We are very pleased to provide below copy of the Sub-Group supportive BCP Council Homelessness Partnership’s PRESS RELEASE, that includes a few words from ourselves:

‘New drive to prevent LGBTQ+ homelessness in the BCP area to be launched at Bourne Free
The Homelessness Partnership BCP is to launch a major homelessness prevention drive for the LGBTQ+ community in Bournemouth, Christchurch and Poole:’

The Partnership – made up of 50 local organisations that are committed to ensuring
everyone has a safe place to call home – will be offering support to LGBTQ+ people at the
Bourne Free pride event, which takes place at Meyrick Park on 5-6 July.
Charity Stonewall claims that almost one in five LGBTQ+ people experience homelessness at
some point in their lives. According to the Albert Kennedy Trust, 24% of young people
experiencing homelessness identify as LGBTQ+ and 77% believe that coming out to their
parents was the main factor.

To ensure the BCP community is supported year-round to prevent homelessness, and not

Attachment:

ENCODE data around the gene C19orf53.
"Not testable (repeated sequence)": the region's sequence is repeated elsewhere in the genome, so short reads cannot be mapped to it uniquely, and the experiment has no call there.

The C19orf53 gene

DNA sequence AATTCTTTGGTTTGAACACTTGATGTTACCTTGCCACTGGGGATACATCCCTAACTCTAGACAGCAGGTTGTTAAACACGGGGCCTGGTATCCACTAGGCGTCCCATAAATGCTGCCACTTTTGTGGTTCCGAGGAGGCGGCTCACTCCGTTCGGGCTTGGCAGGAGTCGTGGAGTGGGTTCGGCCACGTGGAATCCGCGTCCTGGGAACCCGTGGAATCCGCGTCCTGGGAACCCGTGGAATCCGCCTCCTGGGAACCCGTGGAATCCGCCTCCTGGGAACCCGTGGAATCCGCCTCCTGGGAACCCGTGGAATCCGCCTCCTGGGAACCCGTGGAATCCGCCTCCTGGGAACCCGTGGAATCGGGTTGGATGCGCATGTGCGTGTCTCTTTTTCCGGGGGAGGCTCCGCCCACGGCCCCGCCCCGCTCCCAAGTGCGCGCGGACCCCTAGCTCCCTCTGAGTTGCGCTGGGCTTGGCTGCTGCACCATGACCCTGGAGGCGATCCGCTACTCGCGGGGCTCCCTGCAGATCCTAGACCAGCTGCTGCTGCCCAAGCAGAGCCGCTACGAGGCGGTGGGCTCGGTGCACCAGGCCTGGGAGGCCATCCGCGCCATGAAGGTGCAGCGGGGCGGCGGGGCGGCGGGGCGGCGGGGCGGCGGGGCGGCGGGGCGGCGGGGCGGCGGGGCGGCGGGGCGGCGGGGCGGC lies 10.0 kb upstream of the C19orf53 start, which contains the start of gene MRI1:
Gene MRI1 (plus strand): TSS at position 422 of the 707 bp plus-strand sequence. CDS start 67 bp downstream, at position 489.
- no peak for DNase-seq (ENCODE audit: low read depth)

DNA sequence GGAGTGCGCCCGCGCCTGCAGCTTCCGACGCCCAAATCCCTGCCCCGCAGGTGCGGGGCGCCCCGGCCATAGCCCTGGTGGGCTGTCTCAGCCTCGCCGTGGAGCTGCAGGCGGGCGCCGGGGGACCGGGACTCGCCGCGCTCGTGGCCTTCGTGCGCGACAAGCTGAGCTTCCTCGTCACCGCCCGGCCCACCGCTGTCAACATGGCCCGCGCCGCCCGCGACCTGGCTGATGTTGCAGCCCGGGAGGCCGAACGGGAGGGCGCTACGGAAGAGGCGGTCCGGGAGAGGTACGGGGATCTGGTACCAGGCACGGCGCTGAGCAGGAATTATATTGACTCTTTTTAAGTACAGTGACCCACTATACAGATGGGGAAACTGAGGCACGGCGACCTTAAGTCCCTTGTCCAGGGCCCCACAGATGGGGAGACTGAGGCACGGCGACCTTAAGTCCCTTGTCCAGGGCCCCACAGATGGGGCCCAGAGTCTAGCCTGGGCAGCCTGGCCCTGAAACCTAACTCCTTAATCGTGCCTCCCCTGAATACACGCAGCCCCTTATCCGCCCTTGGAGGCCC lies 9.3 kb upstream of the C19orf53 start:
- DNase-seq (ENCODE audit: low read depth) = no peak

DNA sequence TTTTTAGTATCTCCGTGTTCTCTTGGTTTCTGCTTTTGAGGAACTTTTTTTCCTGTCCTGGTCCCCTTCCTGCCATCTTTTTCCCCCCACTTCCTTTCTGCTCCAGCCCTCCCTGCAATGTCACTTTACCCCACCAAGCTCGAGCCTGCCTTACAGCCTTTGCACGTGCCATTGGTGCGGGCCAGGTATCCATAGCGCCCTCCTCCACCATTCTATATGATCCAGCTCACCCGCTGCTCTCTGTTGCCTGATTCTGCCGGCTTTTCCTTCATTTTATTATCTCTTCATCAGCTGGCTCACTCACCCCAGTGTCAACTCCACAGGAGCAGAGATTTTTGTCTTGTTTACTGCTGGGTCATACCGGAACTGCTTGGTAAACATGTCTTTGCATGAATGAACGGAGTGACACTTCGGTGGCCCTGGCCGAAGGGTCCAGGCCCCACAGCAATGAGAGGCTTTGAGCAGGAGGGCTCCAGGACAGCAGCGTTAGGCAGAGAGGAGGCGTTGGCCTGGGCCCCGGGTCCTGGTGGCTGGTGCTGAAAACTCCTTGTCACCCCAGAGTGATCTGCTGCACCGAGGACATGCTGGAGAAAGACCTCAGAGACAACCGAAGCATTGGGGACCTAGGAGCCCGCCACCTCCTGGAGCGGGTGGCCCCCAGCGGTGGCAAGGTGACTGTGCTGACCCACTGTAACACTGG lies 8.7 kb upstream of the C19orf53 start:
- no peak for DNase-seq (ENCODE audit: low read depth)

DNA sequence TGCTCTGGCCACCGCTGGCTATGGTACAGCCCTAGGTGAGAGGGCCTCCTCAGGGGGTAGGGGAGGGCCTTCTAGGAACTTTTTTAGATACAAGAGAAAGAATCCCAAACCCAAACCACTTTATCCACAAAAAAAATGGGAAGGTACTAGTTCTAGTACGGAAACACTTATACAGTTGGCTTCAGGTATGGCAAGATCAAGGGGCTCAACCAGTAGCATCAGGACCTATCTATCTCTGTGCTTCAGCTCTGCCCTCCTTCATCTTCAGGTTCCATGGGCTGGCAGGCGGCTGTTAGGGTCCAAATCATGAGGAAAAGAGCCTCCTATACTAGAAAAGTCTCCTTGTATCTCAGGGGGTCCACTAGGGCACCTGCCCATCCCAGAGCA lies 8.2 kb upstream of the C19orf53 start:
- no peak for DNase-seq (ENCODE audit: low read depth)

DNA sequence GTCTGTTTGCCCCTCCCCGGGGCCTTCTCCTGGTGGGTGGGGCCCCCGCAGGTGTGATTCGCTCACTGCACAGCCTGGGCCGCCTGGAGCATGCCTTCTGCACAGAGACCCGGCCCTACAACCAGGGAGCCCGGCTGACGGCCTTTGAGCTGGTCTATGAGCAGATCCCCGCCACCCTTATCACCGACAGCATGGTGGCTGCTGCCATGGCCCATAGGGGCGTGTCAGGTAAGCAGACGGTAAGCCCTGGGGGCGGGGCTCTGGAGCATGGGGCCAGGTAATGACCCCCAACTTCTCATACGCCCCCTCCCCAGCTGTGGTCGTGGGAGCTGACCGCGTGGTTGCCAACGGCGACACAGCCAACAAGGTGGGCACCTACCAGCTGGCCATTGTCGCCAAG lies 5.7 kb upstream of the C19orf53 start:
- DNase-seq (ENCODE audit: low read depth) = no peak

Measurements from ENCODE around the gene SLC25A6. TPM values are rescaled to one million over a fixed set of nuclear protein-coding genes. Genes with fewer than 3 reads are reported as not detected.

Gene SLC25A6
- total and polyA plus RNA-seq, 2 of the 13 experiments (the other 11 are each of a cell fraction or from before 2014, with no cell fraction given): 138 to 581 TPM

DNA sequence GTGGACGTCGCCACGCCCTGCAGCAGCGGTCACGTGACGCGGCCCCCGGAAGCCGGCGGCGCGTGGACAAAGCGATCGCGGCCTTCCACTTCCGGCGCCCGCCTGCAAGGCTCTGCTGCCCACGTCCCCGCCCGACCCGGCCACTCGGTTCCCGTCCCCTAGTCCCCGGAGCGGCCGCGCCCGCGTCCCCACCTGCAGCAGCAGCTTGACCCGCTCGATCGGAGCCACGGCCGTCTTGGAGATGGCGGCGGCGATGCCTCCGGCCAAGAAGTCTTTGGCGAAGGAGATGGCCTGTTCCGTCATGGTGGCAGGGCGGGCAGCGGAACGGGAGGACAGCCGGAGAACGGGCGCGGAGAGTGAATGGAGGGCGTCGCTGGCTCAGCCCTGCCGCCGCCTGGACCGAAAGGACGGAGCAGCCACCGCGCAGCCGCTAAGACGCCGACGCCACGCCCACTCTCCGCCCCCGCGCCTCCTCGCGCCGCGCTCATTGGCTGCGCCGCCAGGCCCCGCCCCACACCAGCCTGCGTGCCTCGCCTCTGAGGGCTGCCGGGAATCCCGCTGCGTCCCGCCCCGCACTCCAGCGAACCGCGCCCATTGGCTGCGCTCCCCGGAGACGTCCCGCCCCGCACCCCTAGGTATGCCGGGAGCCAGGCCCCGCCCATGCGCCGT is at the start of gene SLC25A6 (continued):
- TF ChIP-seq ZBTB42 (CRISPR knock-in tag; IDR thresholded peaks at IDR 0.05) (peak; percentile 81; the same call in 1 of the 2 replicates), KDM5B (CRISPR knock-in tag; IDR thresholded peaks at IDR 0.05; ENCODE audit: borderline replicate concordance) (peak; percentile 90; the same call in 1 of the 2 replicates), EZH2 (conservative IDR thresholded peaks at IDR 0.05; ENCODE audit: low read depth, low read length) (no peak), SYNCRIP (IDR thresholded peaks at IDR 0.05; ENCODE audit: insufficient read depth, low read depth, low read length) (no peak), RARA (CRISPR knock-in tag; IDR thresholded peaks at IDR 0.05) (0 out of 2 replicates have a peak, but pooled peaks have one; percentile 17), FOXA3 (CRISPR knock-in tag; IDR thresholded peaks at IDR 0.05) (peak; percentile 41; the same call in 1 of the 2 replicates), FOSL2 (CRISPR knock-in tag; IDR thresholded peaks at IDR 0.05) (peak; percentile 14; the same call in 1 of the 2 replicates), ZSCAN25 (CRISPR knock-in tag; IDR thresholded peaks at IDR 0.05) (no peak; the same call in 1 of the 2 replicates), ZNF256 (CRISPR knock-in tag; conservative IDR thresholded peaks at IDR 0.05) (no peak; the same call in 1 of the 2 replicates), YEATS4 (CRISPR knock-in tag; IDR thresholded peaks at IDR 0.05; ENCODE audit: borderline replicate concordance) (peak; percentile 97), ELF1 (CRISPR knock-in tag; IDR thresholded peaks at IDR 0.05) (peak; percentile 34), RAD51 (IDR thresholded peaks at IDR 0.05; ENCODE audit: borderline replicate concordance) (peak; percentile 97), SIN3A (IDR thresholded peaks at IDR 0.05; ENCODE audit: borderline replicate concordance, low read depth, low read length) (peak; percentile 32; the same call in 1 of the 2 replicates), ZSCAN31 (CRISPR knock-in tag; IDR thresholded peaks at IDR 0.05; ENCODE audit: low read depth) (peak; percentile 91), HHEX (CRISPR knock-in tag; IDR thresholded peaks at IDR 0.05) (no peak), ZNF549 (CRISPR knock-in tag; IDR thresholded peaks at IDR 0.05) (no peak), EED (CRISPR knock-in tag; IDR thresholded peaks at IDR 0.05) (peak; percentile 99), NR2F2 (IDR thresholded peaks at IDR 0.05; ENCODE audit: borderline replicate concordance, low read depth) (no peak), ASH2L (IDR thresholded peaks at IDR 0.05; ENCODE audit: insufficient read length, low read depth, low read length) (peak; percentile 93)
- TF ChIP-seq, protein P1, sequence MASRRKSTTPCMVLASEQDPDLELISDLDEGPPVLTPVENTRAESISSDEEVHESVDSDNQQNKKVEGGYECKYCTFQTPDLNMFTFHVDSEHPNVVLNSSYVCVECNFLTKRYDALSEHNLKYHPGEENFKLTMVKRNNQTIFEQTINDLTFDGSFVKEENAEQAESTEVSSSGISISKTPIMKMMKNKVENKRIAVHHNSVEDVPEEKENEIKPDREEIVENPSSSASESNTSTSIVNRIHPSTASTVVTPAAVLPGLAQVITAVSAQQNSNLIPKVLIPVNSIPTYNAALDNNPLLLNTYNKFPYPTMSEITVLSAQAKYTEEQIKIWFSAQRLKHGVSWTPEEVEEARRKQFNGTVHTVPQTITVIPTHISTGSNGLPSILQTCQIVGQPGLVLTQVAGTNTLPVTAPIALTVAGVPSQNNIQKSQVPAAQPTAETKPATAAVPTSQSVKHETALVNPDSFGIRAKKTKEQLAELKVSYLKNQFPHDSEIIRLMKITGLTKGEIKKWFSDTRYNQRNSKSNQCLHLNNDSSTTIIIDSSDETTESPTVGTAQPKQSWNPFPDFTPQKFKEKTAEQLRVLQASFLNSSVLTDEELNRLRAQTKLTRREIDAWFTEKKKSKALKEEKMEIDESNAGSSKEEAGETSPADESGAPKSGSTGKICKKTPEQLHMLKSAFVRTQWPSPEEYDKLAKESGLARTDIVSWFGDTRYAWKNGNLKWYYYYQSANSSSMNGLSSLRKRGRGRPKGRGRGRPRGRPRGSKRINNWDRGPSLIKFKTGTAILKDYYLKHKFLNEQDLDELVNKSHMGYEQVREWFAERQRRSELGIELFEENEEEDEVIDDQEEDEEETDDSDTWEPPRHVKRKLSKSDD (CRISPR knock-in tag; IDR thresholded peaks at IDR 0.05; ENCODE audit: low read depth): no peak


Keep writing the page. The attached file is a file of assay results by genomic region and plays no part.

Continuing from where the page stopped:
just during the summer Pride season, the Homelessness Partnership has also launched a
dedicated LGBTQ+ support area on its website.
Bourne Free Co-Chair, Dawn Lewis, said homelessness prevention is “critically important”
for the LGBTQ+ community in BCP due to “several unique challenges faced by the group”.
Dawn explained: “Many LGBTQ+ individuals, particularly youth, experience rejection from
their families and communities, leading to a higher risk of homelessness. Discrimination and
stigmatisation in housing and employment also exacerbate this issue, making it more
difficult for LGBTQ+ individuals to find and maintain stable living conditions.

“A pride event like Bourne Free is essential as it celebrates diversity and serves as a vital
platform for raising awareness and providing support. Such events help to connect
individuals with resources, support networks and organisations that can assist in preventing
homelessness. By fostering a sense of belonging and community, pride events empower
LGBTQ+ individuals, reduce isolation and promote mental and emotional well-being.”

The Homelessness Partnership BCP will be active at Bourne Free, promoting its Let’s Talk
Renting service. People renting privately can call 01202 985104 for free advice on rent
arrears, eviction notices, mould, damp, property disrepair and anti-social behaviour.
Kate Parker, Strategic Lead at Shelter Dorset, said: “We know from our research that gay